Weaving and learning for the sake of mokopuna ora
A series of wahakura wananga (workshops) brought health professionals together to weave wahakura (traditional Maori bassinets) and discuss smoke-free initiatives and SUDI prevention.
Wananga participant, Ala Ward, says wahakura is traditionally made out of harakeke, or flax.
"For a pepi (baby) and their whanau, a wahakura is not just a safe place for sleeping, but can represent the whakapapa and tikanga of their Maori heritage,” she says.
Felicity Spencer, from our Public Health Service in Marlborough, says that the workshops aimed to support community action and empower whanau whanui to pursue mokopuna ora.
“We called the programme ‘Moe, Tupu, Ora’ because it is what we all aspire for our pepi and whanau – to sleep safely, to grow well and to flourish. These particular kupu (words) were chosen as they translate into both Samoan and Tongan languages, which resonates with the Marlborough Pacific community who were engaged in this project,” Felicity says.
“New Zealand has a vision of being smokefree by the year 2025. To do this, we need to support our pepi, tamariki and mokopuna to live and breathe in smokefree environments, including smokefree pregnancies, homes and cars.”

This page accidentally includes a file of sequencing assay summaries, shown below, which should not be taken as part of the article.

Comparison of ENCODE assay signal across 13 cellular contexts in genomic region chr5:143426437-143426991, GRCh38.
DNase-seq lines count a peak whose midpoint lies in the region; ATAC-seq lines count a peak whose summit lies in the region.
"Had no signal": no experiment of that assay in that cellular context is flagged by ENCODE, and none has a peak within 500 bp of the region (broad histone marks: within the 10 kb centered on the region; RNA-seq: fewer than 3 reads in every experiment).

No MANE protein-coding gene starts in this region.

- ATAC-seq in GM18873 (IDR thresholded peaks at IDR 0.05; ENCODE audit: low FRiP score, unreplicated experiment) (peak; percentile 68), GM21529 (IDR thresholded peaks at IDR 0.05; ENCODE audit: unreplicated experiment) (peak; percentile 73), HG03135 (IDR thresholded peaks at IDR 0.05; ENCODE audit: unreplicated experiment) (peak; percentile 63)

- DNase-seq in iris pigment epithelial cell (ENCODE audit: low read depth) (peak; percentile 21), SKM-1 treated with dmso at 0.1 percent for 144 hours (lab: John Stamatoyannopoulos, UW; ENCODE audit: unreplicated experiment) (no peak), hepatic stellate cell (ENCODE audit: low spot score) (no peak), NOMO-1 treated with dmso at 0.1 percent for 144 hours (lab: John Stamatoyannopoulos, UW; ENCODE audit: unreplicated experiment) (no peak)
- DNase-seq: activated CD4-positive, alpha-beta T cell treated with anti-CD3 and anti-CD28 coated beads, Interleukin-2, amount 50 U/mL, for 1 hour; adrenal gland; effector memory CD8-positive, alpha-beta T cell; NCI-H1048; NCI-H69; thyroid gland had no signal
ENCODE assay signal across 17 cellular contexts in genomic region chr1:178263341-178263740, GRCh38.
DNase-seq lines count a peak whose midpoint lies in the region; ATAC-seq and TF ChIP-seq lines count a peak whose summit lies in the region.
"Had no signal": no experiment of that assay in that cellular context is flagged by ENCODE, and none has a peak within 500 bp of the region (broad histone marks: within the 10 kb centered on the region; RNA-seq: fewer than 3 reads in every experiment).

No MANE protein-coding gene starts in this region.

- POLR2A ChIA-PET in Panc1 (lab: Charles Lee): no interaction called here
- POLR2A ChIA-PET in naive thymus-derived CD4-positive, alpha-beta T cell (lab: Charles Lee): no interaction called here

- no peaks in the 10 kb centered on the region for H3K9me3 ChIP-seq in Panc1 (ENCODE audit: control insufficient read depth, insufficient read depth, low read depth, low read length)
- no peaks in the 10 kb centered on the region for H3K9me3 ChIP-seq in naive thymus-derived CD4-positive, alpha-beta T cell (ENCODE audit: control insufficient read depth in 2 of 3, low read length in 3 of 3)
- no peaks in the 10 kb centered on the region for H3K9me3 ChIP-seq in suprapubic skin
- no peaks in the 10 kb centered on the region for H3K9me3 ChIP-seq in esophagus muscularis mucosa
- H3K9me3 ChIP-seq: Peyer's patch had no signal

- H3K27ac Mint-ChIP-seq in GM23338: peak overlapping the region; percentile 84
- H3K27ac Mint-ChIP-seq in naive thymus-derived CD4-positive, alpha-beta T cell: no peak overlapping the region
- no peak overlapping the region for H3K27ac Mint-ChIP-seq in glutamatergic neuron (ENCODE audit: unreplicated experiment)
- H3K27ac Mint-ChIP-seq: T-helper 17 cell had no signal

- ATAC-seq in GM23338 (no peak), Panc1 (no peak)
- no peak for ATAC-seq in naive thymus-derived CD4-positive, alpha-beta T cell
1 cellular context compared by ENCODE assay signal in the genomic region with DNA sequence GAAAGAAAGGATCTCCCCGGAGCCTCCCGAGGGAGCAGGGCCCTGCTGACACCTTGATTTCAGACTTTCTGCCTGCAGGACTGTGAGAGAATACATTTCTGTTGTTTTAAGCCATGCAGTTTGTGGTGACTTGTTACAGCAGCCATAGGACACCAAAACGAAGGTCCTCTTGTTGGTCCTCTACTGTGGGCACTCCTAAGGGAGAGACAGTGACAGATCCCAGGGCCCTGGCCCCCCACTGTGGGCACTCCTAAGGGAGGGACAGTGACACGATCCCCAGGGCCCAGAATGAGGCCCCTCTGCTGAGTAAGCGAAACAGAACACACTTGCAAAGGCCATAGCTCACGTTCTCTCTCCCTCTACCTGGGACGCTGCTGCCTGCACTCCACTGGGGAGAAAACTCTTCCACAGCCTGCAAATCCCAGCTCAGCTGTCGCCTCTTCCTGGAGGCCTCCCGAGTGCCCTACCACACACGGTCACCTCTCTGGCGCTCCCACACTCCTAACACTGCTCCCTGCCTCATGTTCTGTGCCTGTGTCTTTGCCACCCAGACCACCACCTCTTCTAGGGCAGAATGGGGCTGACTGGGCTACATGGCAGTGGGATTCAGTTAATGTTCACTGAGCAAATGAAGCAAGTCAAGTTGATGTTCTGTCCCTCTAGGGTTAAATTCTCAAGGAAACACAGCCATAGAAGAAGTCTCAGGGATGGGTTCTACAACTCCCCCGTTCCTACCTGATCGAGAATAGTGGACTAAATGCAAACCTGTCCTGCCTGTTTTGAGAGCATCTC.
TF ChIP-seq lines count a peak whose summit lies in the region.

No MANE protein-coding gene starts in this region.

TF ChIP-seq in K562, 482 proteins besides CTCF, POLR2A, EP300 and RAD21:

To strengthen the health information associated with this project’s kaupapa, ‘wahakura koha packs’ were developed that included a mattress, sheet and appropriate smokefree & safe sleep resources for whanau.
This partnership project was initiated by Nelson Marlborough Health’s Public Health Service and Kimi Hauora Wairau Primary Health Organisation and gained support from a number of community organisations. A total of four wahakura wananga were held throughout Marlborough resulting in increased community support for a regional wahakura distribution programme across Te Tau Ihu o te Waka a Maui.
Photo: Miraka Norgate (NMH Health Promoter) puts the finishing touches on her wahakura. She says traditionally, Maori were smokefree people.
“Wahakura are 'he taonga tuku iho' a treasure handed down from our ancestors. We can continue the legacy and teachings of our ancestors by keeping our bloodlines strong.”